The man closest to the entrance tried for a tackle, aiming to bring Clint to the ground, but the kid was quick on his feet, and he managed to dodge. The next man who rushed Clint got a wild punch thrown at him, and he actually staggered back from Clint’s blow. Apparently, “The Amazing Hawkeye” had worked up some pretty good muscle with that bow of his.
If things were different, Barney might have been proud.
Clint was drawing back his fist again when his gaze met Barney’s, and well, the kid’s eyes had always been too sharp for his own good. Barney stared back evenly, his arms folded over his chest, letting that, the lack of reaction, speak for him.
Different emotions swam through Clint’s gaze so fast that Barney couldn’t name them, though they settled pretty quickly on betrayal. Still, it wasn’t quick enough because it was all the soldiers needed to get the upper-hand.
Two of them lunged and grabbed Clint’s arms, pulling them roughly behind his back. He thrashed in their grip, letting loose a string of curses, kicking out with his legs, hitting the third man; Clint got a backhand to the face in return. He was dazed long enough from the hit that they managed to get a gag on him, though he started struggling again as soon as he realized what they were doing.
The suit next to Barney snapped a quick, irritated command in Russian and produced a syringe. He tossed it to the merc whose hands were still free, and he wasted no time in using it. He grabbed a fist-full of Clint’s hair, forced his head back, and jabbed the needle into his exposed neck.
Clint grunted in pain, growling something unintelligible through the gag as the man pushed the plunger down. Whatever was in that thing must have been strong though, because Clint’s eyelids started fluttering almost immediately, his struggles turning sluggish and uncoordinated until they stopped altogether.
His bleary eyes found Barney one last time before they finally slipped shut, his head lolling as he slumped over bonelessly in the soldiers’ grip.
Barney glanced over at the man in the suit, frowning. “What was that stuff?”
“Merely a sedative. He’ll be unconscious for several hours.” The man paused, studying Barney critically. “You’re not having second thoughts, are you, Mr. Barton? I was hoping it would not be necessary to renegotiate the terms of our arrangement.”
Barney shrugged. “I’m just protecting my interests. The deal was that he leaves here in one piece. I don’t care what you do with him afterwards, but there’s no sense giving him to you if you’re just gonna kill him. If you’re willing to pay for his skills, someone else could be too. I don’t wanna get short-changed.”
The Russian man’s lips quirked. “I suppose I can appreciate your…how do you Americans say it? Business savvy?”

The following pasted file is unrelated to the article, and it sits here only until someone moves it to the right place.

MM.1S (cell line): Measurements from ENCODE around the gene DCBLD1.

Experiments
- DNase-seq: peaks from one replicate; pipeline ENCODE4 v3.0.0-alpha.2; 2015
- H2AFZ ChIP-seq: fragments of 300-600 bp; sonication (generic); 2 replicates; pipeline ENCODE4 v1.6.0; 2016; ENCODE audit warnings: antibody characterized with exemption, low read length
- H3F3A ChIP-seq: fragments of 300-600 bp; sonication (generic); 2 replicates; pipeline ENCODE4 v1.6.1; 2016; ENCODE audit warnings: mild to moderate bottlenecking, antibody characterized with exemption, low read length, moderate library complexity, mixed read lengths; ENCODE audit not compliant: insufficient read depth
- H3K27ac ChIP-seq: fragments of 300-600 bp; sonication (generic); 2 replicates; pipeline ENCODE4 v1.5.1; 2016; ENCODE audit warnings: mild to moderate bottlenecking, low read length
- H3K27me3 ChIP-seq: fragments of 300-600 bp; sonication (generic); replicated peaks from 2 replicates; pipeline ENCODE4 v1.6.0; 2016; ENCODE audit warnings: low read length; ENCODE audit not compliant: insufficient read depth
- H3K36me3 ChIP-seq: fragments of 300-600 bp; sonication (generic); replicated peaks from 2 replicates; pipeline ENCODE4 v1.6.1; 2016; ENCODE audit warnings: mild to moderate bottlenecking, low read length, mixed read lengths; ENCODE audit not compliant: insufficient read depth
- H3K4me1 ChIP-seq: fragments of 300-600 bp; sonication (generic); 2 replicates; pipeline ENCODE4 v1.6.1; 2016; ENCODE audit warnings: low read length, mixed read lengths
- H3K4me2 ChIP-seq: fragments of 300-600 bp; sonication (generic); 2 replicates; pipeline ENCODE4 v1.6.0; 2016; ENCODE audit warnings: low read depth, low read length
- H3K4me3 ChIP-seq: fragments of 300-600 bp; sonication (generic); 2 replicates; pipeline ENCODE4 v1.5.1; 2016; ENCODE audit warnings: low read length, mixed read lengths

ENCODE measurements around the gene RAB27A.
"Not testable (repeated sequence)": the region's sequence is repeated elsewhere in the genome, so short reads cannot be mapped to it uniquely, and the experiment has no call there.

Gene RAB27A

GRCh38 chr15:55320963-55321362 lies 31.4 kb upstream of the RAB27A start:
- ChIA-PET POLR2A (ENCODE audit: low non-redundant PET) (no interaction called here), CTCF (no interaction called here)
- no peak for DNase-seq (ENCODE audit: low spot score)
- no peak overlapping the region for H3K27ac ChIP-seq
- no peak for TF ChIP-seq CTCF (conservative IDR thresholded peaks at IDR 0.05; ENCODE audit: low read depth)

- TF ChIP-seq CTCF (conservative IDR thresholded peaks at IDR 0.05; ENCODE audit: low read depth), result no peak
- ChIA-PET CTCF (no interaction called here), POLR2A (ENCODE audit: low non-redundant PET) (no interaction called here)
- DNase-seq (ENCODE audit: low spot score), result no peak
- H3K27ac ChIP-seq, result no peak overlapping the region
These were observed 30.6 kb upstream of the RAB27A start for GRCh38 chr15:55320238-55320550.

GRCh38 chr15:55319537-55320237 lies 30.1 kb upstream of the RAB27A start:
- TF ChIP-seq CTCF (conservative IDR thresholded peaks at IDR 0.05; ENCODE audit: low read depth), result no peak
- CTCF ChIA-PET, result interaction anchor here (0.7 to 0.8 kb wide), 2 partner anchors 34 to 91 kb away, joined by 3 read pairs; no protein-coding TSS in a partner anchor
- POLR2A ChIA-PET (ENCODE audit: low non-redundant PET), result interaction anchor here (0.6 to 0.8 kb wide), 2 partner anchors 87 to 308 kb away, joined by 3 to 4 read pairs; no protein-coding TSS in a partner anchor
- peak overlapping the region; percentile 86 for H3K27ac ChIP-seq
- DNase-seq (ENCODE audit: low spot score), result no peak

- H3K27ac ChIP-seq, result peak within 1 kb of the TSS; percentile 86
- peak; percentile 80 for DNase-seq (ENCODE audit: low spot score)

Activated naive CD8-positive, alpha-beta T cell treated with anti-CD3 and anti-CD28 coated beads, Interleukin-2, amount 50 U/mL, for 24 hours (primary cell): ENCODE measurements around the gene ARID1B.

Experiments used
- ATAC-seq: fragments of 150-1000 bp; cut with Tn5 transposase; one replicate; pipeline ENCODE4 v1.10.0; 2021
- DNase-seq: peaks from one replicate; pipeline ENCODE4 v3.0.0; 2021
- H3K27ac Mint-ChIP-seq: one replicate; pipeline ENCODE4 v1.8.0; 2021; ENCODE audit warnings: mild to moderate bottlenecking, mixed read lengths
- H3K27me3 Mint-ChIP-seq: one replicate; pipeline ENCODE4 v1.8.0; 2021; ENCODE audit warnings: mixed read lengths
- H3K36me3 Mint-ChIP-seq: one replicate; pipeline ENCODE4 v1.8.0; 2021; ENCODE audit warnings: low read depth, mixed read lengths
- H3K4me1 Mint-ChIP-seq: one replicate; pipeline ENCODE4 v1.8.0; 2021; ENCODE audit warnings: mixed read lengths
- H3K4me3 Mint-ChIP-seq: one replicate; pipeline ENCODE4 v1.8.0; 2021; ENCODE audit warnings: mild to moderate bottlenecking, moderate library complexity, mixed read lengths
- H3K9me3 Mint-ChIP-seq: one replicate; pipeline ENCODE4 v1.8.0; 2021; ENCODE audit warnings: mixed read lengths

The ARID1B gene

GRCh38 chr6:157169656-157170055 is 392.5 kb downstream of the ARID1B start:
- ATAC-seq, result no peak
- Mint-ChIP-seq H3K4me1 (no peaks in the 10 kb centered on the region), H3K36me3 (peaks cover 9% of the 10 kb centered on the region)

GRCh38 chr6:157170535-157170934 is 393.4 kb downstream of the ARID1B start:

Barney didn’t answer, just watched as the soldiers got to work, binding Clint’s wrists and ankles. Kid must have made an impression, because even sedated, his hands were tied behind his back and they didn’t skimp on the rope.
“So,” Barney said at last, turning to the Russian in the suit once more, “as promised, ‘The Amazing Hawkeye, World’s Greatest Marksman,’ is yours. You gonna hold up your end?”
The man nodded succinctly. “The equivalent of $35,000 U.S. dollars will be transferred to your account immediately. I must say that our meeting was most fortunate, Mr. Barton. Your brother shows incredible potential. I have no doubt he will be of great use to my organization.”
“Uh-huh,” Barney agreed absently, his mind already on how to divide up the money he was getting. He had plans - a lot of plans, none of which included the stupid freak show he and his brother called “home.” He frowned again and waved a hand at his brother. “You gonna need my help to get the kid out of here? Can’t really see you walkin’ out the front door with Mr. Circus Star trussed up.”
“No, thank you, Mr. Barton. We have our own methods, and we’ll be gone long before anyone grows curious. That is, if your timetable is accurate.”
Barney didn’t miss the challenge in the words. “It’s accurate,” he assured. “Like I said, right now, everybody’s got their hands full with the clean-up and that crowd out there. You’ve got at least a couple hours before that changes.”
“Excellent. Then we certainly don’t require your assistance.”
Barney nodded and looked down at his brother again. Clint was still wearing his costume from the show - black pants with a black and purple vest, covered front-to-back with sequins. He always looked ridiculous dressed that way, but the crowds seemed to like it. The crowds had always liked Clint. A gold mine, Trickshot had called him.